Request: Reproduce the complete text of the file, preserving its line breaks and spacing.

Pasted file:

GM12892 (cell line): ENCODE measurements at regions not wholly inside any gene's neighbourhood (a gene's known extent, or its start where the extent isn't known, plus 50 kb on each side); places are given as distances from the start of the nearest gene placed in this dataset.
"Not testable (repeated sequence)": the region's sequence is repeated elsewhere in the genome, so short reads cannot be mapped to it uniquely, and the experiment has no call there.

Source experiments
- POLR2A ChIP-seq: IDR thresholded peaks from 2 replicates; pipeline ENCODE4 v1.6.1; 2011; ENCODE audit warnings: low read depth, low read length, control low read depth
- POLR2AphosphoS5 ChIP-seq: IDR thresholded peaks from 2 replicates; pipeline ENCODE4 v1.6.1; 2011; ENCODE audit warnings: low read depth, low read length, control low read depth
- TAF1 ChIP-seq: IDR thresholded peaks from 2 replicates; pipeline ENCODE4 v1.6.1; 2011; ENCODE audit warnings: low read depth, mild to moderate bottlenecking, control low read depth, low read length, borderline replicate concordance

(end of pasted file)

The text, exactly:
GM12892 (cell line): ENCODE measurements at regions not wholly inside any gene's neighbourhood (a gene's known extent, or its start where the extent isn't known, plus 50 kb on each side); places are given as distances from the start of the nearest gene placed in this dataset.
"Not testable (repeated sequence)": the region's sequence is repeated elsewhere in the genome, so short reads cannot be mapped to it uniquely, and the experiment has no call there.

Source experiments
- POLR2A ChIP-seq: IDR thresholded peaks from 2 replicates; pipeline ENCODE4 v1.6.1; 2011; ENCODE audit warnings: low read depth, low read length, control low read depth
- POLR2AphosphoS5 ChIP-seq: IDR thresholded peaks from 2 replicates; pipeline ENCODE4 v1.6.1; 2011; ENCODE audit warnings: low read depth, low read length, control low read depth
- TAF1 ChIP-seq: IDR thresholded peaks from 2 replicates; pipeline ENCODE4 v1.6.1; 2011; ENCODE audit warnings: low read depth, mild to moderate bottlenecking, control low read depth, low read length, borderline replicate concordance